The European Commission, at the request of the European Federation of Dental Technicians and Lab owners, specified that a custom made dental device for the single use of a patient, remains subject to the requirements of the regulations on medical devices in terms of quality and traceability of materials, regardless of whether it is manufactured by a dental technician or directly by a dental surgeon.
In this respect the dental lab business has been subject to unfair competition since the development of new digital technologies (Computer Aided Design, Printing and 3D Machining) that has allowed dental surgeons to produce certain dental prostheses directly in their own practices, but not fulfilled their obligation as manufacturers of dental devices. At this, the dental prosthetists’ profession was discriminated, as was expressed by a spokesman from the Fédération Européenne des Prothésistes Dentaires (FEPPD), by the wrong interpretation surrounding the scope of European regulations on medical devices, as intended by the dentist’s lobby.
Voted by the European Parliament and entered into force on 27 May, would this regulation also apply to dental surgeons equipped with CAD/CAM or 3D printers, under cover of being health professionals, would they be able to exempt themselves from the obligations of the MDR in terms of quality and traceability of materials which have long applied to the profession of dental technicians ?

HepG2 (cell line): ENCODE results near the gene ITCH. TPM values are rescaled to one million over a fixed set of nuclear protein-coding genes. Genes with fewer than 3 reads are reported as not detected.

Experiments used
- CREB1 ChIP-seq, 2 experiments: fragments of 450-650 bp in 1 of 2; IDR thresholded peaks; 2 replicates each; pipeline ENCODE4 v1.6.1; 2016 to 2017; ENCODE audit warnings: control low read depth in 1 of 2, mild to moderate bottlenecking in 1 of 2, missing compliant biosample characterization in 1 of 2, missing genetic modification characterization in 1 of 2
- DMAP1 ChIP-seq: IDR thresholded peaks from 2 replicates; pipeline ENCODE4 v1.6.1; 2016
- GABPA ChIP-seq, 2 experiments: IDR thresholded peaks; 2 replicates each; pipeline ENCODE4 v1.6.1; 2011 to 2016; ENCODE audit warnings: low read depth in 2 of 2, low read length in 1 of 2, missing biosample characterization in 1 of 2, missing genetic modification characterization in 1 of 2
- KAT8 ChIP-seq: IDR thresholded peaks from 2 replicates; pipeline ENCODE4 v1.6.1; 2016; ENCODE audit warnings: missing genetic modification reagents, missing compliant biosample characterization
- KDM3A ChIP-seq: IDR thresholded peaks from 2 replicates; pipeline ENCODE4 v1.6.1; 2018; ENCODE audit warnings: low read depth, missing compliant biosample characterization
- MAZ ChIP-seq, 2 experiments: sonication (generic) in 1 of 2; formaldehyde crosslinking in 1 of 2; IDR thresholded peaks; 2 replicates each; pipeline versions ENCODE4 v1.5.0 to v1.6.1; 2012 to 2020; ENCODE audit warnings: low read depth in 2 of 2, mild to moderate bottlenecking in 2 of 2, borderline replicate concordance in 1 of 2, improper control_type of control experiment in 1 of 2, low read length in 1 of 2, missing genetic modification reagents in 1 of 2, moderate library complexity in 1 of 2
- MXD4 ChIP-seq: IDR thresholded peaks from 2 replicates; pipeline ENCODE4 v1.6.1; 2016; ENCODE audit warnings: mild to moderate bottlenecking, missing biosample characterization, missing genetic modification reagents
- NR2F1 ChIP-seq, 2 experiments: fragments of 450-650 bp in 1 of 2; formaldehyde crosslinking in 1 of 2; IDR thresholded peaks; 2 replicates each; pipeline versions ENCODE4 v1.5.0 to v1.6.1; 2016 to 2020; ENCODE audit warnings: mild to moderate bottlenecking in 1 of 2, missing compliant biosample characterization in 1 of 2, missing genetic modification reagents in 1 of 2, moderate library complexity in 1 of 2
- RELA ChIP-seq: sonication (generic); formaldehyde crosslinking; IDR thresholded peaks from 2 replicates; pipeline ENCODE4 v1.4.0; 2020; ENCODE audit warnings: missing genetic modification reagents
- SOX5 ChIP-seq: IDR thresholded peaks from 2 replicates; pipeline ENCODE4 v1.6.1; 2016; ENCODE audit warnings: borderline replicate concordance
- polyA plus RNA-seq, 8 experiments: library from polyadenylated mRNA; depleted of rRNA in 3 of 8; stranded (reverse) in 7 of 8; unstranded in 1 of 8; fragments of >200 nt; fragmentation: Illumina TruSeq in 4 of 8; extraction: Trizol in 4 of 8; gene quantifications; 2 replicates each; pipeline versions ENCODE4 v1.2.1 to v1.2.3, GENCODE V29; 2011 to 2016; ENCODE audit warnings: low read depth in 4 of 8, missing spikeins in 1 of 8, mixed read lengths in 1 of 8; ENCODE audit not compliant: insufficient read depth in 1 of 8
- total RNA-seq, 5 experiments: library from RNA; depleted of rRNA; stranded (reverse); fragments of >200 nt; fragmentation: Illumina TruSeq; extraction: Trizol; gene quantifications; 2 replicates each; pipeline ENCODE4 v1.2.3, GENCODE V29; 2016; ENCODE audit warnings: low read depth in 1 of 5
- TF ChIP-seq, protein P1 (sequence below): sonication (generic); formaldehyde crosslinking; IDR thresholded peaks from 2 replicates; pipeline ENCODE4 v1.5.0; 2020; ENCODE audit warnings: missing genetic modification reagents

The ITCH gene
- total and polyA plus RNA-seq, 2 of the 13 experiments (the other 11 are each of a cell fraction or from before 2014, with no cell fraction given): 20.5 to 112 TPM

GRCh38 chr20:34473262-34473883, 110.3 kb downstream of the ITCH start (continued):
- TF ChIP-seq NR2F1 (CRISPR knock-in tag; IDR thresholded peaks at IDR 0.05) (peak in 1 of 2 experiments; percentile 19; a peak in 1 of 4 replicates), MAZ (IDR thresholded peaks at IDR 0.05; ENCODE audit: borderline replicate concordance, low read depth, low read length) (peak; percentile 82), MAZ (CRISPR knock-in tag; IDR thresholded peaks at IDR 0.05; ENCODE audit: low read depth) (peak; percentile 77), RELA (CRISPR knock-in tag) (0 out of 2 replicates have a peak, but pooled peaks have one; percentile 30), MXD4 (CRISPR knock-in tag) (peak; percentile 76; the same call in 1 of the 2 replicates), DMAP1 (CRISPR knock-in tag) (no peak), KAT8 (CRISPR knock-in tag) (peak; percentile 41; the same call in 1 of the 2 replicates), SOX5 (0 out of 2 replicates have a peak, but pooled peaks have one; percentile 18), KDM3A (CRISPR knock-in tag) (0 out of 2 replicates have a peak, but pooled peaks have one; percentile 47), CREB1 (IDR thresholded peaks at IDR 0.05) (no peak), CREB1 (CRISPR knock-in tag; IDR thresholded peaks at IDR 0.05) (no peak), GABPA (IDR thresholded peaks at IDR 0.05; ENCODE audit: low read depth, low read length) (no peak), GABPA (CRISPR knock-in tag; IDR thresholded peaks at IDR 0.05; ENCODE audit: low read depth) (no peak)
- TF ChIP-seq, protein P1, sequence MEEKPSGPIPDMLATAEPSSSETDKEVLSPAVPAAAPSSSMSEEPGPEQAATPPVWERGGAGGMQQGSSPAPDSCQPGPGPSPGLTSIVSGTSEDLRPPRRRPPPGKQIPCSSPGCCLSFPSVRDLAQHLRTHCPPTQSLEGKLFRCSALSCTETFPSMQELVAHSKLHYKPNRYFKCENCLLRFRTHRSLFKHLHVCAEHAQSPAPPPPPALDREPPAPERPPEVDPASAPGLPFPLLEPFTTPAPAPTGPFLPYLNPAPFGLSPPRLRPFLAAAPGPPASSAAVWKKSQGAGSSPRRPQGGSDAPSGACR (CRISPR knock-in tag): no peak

ACCOUNTABILITY, QUALITY AND TRACEABILITY OF MATERIALS
In setting the record straight, in clarifications sent to the FEPPD, the European Commission has just removed any ambiguity on the subject : once a dental prosthesis is produced for the exclusive use of a patient, its manufacturer falls under the regulations on custom made medical devices and obliges its manufacturer, whether they are a dental surgeon or a dental prosthetist, to comply with the same regulations (quality and traceability of materials, certificate of conformity, etc.), as contained in the new Medical Devices Regulation.
« This clarification with which our profession, throughout Europe, can counter the unaccountable manufacture of dental devices by dental studios, is very good news as it renders justice in creating a level playing field for all ‘manufacturers », underlines Laurent Munerot, the president of the FEPPD, « Dental prostheses are intended to be present in patients’ mouths for several decades. The greatest rigour in terms of accountability and provenance and quality of the materials used, is indispensable. It is a right of any dental
patient in his role of a consumer »
CUSTOM MADE DENTAL PROSTHESES
The letter from the European Commission also states that under no circumstances should a custom made dental prosthesis, produced by a CAD/CAM, be regarded as a « mass produced medical device », since the said manufacture is intended for the single use of an individual. In the case of mass produced medical devices, not intended for a specific patient, these would notably require the prescribing professional to carry out clinical studies on each device, to prove their effectiveness.
« This second clarification is also important to us », adds Laurent Munerot, « Our Organisation is thus able to know precisely where it stands in relation to other applications within the MDR ».